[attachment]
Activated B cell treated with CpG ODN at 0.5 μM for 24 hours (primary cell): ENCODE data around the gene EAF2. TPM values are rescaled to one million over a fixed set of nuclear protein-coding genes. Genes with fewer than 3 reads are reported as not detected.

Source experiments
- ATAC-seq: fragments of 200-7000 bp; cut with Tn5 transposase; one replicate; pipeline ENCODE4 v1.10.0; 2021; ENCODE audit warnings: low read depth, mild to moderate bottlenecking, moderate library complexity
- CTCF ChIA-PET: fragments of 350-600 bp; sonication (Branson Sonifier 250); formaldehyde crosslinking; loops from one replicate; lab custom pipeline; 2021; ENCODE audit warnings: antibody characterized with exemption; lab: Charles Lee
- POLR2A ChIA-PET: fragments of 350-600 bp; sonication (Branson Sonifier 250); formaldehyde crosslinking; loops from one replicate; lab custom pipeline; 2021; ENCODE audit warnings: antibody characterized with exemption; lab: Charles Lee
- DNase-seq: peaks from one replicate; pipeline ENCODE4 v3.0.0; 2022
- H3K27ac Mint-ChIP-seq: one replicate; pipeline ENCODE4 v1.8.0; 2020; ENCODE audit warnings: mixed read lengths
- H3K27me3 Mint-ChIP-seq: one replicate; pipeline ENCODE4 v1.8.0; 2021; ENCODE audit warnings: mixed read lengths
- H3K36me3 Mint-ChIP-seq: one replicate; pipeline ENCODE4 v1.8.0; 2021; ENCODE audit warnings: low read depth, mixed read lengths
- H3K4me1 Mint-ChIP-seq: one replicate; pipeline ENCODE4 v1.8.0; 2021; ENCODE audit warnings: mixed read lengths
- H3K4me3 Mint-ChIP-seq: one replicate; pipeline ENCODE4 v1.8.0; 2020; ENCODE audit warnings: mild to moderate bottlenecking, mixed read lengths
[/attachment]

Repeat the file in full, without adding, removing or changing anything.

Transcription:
Activated B cell treated with CpG ODN at 0.5 μM for 24 hours (primary cell): ENCODE data around the gene EAF2. TPM values are rescaled to one million over a fixed set of nuclear protein-coding genes. Genes with fewer than 3 reads are reported as not detected.

Source experiments
- ATAC-seq: fragments of 200-7000 bp; cut with Tn5 transposase; one replicate; pipeline ENCODE4 v1.10.0; 2021; ENCODE audit warnings: low read depth, mild to moderate bottlenecking, moderate library complexity
- CTCF ChIA-PET: fragments of 350-600 bp; sonication (Branson Sonifier 250); formaldehyde crosslinking; loops from one replicate; lab custom pipeline; 2021; ENCODE audit warnings: antibody characterized with exemption; lab: Charles Lee
- POLR2A ChIA-PET: fragments of 350-600 bp; sonication (Branson Sonifier 250); formaldehyde crosslinking; loops from one replicate; lab custom pipeline; 2021; ENCODE audit warnings: antibody characterized with exemption; lab: Charles Lee
- DNase-seq: peaks from one replicate; pipeline ENCODE4 v3.0.0; 2022
- H3K27ac Mint-ChIP-seq: one replicate; pipeline ENCODE4 v1.8.0; 2020; ENCODE audit warnings: mixed read lengths
- H3K27me3 Mint-ChIP-seq: one replicate; pipeline ENCODE4 v1.8.0; 2021; ENCODE audit warnings: mixed read lengths
- H3K36me3 Mint-ChIP-seq: one replicate; pipeline ENCODE4 v1.8.0; 2021; ENCODE audit warnings: low read depth, mixed read lengths
- H3K4me1 Mint-ChIP-seq: one replicate; pipeline ENCODE4 v1.8.0; 2021; ENCODE audit warnings: mixed read lengths
- H3K4me3 Mint-ChIP-seq: one replicate; pipeline ENCODE4 v1.8.0; 2020; ENCODE audit warnings: mild to moderate bottlenecking, mixed read lengths